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While there is a plethora of excellent, but mostly "tell-it-all'' books on the subject, this one is intended to take a unique place in what today seems to be a still wide open niche for an introductory text on the basics of functional analysis to be taught within the existing constraints of the standard, for the United States, one-semester graduate curriculum (fifteen weeks with two seventy-five-minute lectures per week).
The book consists of seven chapters and an appendix taking the reader from the fundamentals of abstract spaces (metric, vector, normed vector, and inner product), through the basics of linear operators and functionals, the three fundamental principles (the Hahn-Banach Theorem, the Uniform Boundedness Principle, the Open Mapping Theorem and its equivalents: the Inverse Mapping and Closed Graph Theorems) with their numerous profound implications and certain interesting applications, to the elements of the duality and reflexivity theory. Chapter 1 outlines some necessary preliminaries, while the Appendix gives a concise discourse on the celebrated Axiom of Choice, its equivalents (the Hausdorff Maximal Principle, Zorn's Lemma, and Zermello's Well-Ordering Principle), and ordered sets.
Being designed as a text to be used in a classroom, the book constantly calls for the student's actively mastering the knowledge of the subject matter. It contains 112 Problems, which are indispensable for understanding and moving forward. Many important statements are given as problems, a lot of these are frequently referred to and used in the main body. There are also 376 Exercises throughout the text, including Chapter 1 and the Appendix, which require of the student to prove or verify a statement or an example, fill in necessary details in a proof, or provide an intermediate step or a counterexample. They are also an inherent part of the material. More difficult problems are marked with an asterisk, many problem and exercises being supplied with "existential'' hints.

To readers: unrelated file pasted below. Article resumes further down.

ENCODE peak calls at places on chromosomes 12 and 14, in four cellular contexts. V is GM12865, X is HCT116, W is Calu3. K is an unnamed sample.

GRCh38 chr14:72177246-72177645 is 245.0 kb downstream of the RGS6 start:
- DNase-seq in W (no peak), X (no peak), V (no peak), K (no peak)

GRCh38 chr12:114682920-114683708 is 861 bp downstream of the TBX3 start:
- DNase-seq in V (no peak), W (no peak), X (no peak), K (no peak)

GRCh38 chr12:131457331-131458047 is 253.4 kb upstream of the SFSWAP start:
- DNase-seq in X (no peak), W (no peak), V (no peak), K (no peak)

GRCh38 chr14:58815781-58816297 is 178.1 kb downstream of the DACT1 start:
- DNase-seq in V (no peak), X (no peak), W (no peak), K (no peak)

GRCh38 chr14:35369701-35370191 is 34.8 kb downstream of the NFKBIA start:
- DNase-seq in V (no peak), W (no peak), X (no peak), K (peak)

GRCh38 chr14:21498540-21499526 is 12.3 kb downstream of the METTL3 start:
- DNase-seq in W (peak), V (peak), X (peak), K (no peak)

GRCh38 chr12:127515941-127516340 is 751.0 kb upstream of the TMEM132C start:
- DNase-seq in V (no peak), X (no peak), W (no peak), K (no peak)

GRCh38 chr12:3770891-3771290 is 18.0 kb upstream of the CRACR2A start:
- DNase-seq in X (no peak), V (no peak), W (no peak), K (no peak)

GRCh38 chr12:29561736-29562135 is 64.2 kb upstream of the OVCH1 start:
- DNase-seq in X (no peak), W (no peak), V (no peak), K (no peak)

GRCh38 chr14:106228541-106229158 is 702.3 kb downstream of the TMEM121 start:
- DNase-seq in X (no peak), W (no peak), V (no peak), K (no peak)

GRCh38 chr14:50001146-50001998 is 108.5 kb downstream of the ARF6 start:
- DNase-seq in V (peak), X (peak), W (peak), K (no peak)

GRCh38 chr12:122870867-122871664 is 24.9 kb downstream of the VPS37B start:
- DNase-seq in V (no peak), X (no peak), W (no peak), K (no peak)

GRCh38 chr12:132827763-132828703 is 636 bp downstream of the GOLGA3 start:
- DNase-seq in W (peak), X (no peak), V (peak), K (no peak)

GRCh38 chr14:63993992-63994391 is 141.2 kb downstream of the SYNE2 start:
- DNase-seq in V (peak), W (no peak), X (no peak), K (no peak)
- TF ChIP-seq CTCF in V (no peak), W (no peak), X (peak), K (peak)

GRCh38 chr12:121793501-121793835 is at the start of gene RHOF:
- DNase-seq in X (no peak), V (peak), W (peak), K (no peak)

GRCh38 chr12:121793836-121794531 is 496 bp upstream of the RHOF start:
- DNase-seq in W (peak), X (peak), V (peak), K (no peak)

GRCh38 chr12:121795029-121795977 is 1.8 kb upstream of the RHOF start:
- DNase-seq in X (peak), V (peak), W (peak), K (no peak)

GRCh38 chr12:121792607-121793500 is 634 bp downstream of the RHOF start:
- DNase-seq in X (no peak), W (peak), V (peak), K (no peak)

The book is generous on Examples and contains numerous Remarks accompanying every definition and virtually each statement to discuss certain subtleties, raise questions on whether the converse assertions are true, whenever appropriate, or whether the conditions are essential.
The prerequisites are set intentionally quite low, the students not being assumed to have taken graduate courses in real or complex analysis and general topology, to make the course accessible and attractive to a wider audience of STEM (science, technology, engineering, and mathematics) graduate students or advanced undergraduates with a solid background in calculus and linear algebra.
With proper attention given to applications, plenty of examples, problems, and exercises, this well-designed text is ideal for a one-semester graduate course on the fundamentals of functional analysis for students in mathematics, physics, computer science, and engineering.
Normed Vector and Banach Spaces
Inner Product and Hilbert Spaces
Linear Operators and Functionals
Three Fundamental Principles of Linear Functional Analysis
Duality and Reflexivity
The Axiom of Choice and Equivalents
Marat V. Markin, California State University, Fresno, USA.